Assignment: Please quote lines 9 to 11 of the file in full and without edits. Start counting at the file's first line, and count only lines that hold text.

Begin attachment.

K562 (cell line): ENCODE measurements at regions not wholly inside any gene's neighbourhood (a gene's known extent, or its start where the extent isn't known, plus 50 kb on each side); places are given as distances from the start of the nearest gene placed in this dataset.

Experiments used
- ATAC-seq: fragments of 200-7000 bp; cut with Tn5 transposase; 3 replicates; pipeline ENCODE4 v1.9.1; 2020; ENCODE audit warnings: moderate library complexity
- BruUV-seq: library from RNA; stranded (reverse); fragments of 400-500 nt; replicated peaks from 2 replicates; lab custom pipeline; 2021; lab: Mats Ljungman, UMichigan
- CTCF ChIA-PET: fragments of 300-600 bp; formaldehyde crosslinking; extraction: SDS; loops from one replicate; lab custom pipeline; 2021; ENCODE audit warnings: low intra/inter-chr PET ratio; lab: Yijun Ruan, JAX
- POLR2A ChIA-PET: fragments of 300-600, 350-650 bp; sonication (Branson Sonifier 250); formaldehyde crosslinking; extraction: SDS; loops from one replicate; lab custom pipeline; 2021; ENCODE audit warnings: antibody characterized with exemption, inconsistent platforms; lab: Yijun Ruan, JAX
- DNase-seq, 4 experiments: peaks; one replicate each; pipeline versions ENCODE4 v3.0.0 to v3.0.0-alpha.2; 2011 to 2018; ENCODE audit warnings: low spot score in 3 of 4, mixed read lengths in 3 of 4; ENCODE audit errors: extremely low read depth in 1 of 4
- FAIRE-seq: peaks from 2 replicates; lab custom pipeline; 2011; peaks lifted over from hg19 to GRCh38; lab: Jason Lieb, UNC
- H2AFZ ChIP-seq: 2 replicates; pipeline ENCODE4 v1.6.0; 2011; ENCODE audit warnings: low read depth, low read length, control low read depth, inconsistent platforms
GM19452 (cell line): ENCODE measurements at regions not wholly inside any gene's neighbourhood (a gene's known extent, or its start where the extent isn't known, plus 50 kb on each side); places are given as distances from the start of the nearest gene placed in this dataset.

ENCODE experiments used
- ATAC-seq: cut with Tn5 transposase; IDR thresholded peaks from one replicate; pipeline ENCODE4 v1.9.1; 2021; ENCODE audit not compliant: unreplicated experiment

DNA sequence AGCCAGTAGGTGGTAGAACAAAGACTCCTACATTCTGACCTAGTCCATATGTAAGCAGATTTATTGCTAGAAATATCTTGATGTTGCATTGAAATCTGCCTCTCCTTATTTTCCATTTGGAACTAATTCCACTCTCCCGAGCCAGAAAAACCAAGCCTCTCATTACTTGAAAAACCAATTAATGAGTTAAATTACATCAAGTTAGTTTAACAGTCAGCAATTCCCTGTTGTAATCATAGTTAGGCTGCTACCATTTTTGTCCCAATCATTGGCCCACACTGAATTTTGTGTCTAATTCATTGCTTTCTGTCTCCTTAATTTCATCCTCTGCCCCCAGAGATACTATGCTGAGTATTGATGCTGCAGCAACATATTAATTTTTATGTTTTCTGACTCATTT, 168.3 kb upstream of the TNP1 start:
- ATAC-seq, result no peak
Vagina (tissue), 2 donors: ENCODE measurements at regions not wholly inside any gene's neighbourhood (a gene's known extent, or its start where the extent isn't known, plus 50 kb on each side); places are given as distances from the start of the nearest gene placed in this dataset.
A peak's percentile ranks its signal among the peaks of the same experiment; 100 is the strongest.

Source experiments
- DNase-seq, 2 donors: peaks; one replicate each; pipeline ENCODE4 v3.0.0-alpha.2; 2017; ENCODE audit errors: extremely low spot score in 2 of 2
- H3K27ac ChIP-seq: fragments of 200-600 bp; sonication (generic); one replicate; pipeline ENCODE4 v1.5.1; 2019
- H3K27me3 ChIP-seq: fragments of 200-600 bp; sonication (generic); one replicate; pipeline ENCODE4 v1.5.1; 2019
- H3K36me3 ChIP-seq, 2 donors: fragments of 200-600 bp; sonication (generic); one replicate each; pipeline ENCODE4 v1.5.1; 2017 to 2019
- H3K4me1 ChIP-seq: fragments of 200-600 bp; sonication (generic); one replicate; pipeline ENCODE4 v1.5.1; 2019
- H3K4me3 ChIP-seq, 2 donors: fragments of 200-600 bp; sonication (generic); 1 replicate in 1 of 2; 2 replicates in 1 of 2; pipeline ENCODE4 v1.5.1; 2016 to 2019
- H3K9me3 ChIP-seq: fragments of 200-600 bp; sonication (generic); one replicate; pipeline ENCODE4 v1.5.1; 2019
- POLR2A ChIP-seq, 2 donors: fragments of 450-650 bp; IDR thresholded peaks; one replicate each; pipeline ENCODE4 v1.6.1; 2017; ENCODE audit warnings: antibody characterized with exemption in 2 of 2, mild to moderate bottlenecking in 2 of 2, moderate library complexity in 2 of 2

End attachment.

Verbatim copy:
- H2AFZ ChIP-seq: 2 replicates; pipeline ENCODE4 v1.6.0; 2011; ENCODE audit warnings: low read depth, low read length, control low read depth, inconsistent platforms
GM19452 (cell line): ENCODE measurements at regions not wholly inside any gene's neighbourhood (a gene's known extent, or its start where the extent isn't known, plus 50 kb on each side); places are given as distances from the start of the nearest gene placed in this dataset.

ENCODE experiments used